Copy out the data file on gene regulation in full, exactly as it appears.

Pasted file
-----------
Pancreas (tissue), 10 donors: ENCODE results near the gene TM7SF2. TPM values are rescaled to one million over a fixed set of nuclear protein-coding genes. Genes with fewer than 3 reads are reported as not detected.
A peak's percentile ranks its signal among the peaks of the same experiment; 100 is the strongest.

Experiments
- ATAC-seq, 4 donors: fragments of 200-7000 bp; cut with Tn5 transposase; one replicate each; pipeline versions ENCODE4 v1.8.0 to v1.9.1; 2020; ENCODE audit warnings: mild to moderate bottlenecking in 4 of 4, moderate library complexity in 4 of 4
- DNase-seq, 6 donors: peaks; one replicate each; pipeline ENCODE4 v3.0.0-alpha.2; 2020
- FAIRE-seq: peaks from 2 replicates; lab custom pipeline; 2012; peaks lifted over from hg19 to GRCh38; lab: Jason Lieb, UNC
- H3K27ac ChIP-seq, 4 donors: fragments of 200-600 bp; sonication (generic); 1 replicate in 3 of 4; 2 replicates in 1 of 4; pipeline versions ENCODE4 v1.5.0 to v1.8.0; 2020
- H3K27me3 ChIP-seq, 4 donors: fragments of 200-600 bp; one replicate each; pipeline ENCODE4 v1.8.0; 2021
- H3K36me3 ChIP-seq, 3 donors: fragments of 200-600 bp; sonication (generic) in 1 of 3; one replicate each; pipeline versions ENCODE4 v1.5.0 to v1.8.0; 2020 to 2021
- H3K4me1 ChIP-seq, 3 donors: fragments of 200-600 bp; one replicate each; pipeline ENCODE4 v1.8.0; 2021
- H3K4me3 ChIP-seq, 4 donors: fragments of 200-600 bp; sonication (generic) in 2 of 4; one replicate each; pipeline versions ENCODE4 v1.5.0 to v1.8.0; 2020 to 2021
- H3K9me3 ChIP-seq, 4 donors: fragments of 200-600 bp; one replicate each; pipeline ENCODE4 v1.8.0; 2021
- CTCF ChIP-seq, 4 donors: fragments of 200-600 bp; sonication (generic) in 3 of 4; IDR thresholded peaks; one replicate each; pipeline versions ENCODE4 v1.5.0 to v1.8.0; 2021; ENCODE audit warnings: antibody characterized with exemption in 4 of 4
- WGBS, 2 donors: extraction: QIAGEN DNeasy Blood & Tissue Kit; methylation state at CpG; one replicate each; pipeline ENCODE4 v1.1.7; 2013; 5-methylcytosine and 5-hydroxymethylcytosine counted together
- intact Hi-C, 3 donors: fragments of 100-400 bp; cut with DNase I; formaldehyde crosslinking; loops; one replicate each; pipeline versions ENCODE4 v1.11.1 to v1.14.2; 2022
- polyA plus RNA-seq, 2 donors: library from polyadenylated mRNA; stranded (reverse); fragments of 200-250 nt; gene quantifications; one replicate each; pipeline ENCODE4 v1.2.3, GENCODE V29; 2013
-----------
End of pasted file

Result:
Pancreas (tissue), 10 donors: ENCODE results near the gene TM7SF2. TPM values are rescaled to one million over a fixed set of nuclear protein-coding genes. Genes with fewer than 3 reads are reported as not detected.
A peak's percentile ranks its signal among the peaks of the same experiment; 100 is the strongest.

Experiments
- ATAC-seq, 4 donors: fragments of 200-7000 bp; cut with Tn5 transposase; one replicate each; pipeline versions ENCODE4 v1.8.0 to v1.9.1; 2020; ENCODE audit warnings: mild to moderate bottlenecking in 4 of 4, moderate library complexity in 4 of 4
- DNase-seq, 6 donors: peaks; one replicate each; pipeline ENCODE4 v3.0.0-alpha.2; 2020
- FAIRE-seq: peaks from 2 replicates; lab custom pipeline; 2012; peaks lifted over from hg19 to GRCh38; lab: Jason Lieb, UNC
- H3K27ac ChIP-seq, 4 donors: fragments of 200-600 bp; sonication (generic); 1 replicate in 3 of 4; 2 replicates in 1 of 4; pipeline versions ENCODE4 v1.5.0 to v1.8.0; 2020
- H3K27me3 ChIP-seq, 4 donors: fragments of 200-600 bp; one replicate each; pipeline ENCODE4 v1.8.0; 2021
- H3K36me3 ChIP-seq, 3 donors: fragments of 200-600 bp; sonication (generic) in 1 of 3; one replicate each; pipeline versions ENCODE4 v1.5.0 to v1.8.0; 2020 to 2021
- H3K4me1 ChIP-seq, 3 donors: fragments of 200-600 bp; one replicate each; pipeline ENCODE4 v1.8.0; 2021
- H3K4me3 ChIP-seq, 4 donors: fragments of 200-600 bp; sonication (generic) in 2 of 4; one replicate each; pipeline versions ENCODE4 v1.5.0 to v1.8.0; 2020 to 2021
- H3K9me3 ChIP-seq, 4 donors: fragments of 200-600 bp; one replicate each; pipeline ENCODE4 v1.8.0; 2021
- CTCF ChIP-seq, 4 donors: fragments of 200-600 bp; sonication (generic) in 3 of 4; IDR thresholded peaks; one replicate each; pipeline versions ENCODE4 v1.5.0 to v1.8.0; 2021; ENCODE audit warnings: antibody characterized with exemption in 4 of 4
- WGBS, 2 donors: extraction: QIAGEN DNeasy Blood & Tissue Kit; methylation state at CpG; one replicate each; pipeline ENCODE4 v1.1.7; 2013; 5-methylcytosine and 5-hydroxymethylcytosine counted together
- intact Hi-C, 3 donors: fragments of 100-400 bp; cut with DNase I; formaldehyde crosslinking; loops; one replicate each; pipeline versions ENCODE4 v1.11.1 to v1.14.2; 2022
- polyA plus RNA-seq, 2 donors: library from polyadenylated mRNA; stranded (reverse); fragments of 200-250 nt; gene quantifications; one replicate each; pipeline ENCODE4 v1.2.3, GENCODE V29; 2013